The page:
As I was driving to therapy on an April afternoon, I heard a news report that Mike Wallace, an original host of the television show 60 Minutes, had passed away.  I was intrigued when the short segment highlighted Wallace’s accomplishments in his battle with depression.  I was only somewhat familiar with the show, but it was obvious from the report that he had a decorated career as a journalist and his professional accomplishments could have easily taken the full slot.  Having struggled with depression myself, I felt compelled to investigate his life further.

Mike and Mary Wallace.  Photo Courtesy of CBS News.

For those of you who are unfamiliar with his work as I was, Wallace was a pioneer of the newsmagazine format, which shaped journalistic television.  He was a pit bull of a correspondent; with his aggressively confrontational approach, he posed direct questions that others were too afraid to ask, often leaving the subject shaken.  Wallace interviewed some of the most eminent, and even fearsome, people and did not hold back on his interrogation-like technique.

But Wallace said that his greatest accomplishment in life was that he survived.  Wallace endured several bouts of severe depression throughout his life, the first of which left him in such emptiness and despair that he attempted suicide as a means of escape.  He used his personal experiences with depression to share ideas that would give other sufferers advice and hope.  Reading about his life made me feel the same comfort he provided to others when he was alive, and I have become encouraged by lessons he transmitted.  Here are the top four:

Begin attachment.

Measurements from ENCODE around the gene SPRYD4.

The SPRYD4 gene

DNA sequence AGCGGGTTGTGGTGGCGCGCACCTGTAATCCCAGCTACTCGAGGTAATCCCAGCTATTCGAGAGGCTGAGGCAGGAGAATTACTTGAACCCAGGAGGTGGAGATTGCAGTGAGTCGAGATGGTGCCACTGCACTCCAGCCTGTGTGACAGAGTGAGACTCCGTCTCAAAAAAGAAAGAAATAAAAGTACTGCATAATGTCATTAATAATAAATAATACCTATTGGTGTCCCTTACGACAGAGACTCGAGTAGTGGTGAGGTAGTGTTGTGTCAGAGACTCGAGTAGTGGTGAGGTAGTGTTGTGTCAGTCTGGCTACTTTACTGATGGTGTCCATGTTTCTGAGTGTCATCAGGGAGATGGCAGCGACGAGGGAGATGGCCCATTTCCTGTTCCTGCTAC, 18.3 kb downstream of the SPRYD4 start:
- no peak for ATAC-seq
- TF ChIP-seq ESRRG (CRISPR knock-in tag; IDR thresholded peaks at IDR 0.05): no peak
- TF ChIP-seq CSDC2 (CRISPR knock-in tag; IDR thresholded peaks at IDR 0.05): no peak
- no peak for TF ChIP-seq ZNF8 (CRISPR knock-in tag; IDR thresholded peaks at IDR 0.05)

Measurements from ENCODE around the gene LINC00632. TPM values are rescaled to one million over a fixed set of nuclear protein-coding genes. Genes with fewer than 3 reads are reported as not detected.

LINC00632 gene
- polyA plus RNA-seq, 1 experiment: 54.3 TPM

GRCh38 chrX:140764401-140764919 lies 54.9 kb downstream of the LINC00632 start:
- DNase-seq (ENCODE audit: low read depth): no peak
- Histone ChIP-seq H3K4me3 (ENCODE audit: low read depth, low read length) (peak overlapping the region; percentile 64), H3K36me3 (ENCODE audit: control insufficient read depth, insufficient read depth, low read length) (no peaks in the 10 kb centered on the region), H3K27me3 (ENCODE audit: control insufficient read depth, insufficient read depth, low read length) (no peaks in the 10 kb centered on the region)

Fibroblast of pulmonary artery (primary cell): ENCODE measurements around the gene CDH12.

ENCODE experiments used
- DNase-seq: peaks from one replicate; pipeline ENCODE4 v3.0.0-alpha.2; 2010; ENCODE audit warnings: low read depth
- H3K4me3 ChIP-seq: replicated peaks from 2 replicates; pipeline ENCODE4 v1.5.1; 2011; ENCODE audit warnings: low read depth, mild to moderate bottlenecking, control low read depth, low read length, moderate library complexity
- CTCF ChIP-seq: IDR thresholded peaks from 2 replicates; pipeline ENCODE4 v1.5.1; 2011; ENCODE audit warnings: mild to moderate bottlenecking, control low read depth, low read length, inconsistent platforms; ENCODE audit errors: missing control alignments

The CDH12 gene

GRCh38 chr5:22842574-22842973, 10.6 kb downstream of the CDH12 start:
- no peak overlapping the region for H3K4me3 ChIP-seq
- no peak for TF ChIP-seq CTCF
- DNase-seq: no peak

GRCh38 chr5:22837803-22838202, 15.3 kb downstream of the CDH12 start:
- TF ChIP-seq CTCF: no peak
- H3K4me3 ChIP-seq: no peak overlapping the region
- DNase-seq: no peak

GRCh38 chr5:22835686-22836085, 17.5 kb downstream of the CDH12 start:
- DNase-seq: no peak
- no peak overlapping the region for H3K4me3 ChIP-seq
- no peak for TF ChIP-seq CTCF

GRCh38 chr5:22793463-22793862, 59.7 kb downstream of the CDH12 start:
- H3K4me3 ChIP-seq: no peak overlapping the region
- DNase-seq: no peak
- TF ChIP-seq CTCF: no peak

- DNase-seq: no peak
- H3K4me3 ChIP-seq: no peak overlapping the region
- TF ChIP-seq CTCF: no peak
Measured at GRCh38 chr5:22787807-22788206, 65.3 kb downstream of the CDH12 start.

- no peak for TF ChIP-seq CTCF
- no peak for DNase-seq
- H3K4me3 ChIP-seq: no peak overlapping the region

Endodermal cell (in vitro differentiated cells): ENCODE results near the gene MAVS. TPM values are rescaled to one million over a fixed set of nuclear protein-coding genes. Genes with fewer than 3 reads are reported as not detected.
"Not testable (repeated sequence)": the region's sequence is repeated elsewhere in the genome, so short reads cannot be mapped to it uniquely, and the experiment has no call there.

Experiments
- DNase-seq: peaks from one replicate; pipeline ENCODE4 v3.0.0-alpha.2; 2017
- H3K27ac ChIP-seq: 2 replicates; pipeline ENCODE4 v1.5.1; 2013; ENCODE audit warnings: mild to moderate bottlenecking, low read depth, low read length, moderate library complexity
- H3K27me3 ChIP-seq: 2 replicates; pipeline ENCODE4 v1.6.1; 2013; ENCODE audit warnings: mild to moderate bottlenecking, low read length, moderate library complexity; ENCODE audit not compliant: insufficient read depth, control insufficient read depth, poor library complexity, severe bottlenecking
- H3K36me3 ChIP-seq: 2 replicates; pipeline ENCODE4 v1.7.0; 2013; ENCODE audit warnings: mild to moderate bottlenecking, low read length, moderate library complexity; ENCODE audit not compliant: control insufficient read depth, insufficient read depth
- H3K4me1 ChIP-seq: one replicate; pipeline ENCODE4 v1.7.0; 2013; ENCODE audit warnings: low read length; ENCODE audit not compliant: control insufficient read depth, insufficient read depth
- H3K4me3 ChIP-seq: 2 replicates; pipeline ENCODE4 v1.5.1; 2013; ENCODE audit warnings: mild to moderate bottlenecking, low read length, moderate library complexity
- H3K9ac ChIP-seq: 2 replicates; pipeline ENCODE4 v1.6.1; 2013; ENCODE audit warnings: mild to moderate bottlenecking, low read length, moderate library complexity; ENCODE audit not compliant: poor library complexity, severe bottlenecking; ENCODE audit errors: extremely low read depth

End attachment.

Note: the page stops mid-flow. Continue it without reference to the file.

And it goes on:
• There is no shame in depression: Wallace constantly repeated that depression does not signify an emotional weakness.  The pain, inability to cope and despair are unfathomable to those who have not experienced depression.  It is not a sadness that is surmountable by sheer willpower.  Aside from reassuring sufferers that their pain and disabilities were justified, it comforted them by seeing someone well-respected using his high-profile position to dissolve social stigma.
  • There is no shame in asking for help: The stigma can prevent people from seeking help and make them embarrassed that, unlike others, they are unable to push through sadness themselves.  Wallace said that the single most important thing you can do is to go and talk to someone.  He stressed that it is impossible for one to handle alone, and he encouraged people to seek therapy and take medication, as well as emphasizing the importance of social support from family and friends.
  • You are not alone: During depressive episodes, Wallace often talked to two close friends that also experienced depression.  By talking to those who could truly empathize, he felt comforted and validated.  Not only was he reassured that what he was feeling was normal, they were able to give him valuable insight and ideas.
  • There is a light at the end of the tunnel: Wallace’s friends also gave him hope.  He saw that they had been through the darkness of depression and survived.  And he passed along that message to others. As bad as it seems now, he told people, look at how he emerged from that same prison and went on to live a happy, productive life.

Mike Wallace has inspired me to perpetuate these messages and give others the same comfort and hope he gave me.  Depression is a real medical illness and pursuing treatment is nothing to be embarrassed about. With the help of mental health professionals and a strong support system, we have the ability to fight through the darkness.  By doing that, we can do more than just survive – we can build productive and meaningful lives.

Learn more about Mike Wallace’s struggle with depression in this candid CBS interview from 2006. Also, if you’re living with depression yourself, we invite you to join PatientsLikeMe’s depression community and connect with more than 11,000 others like you.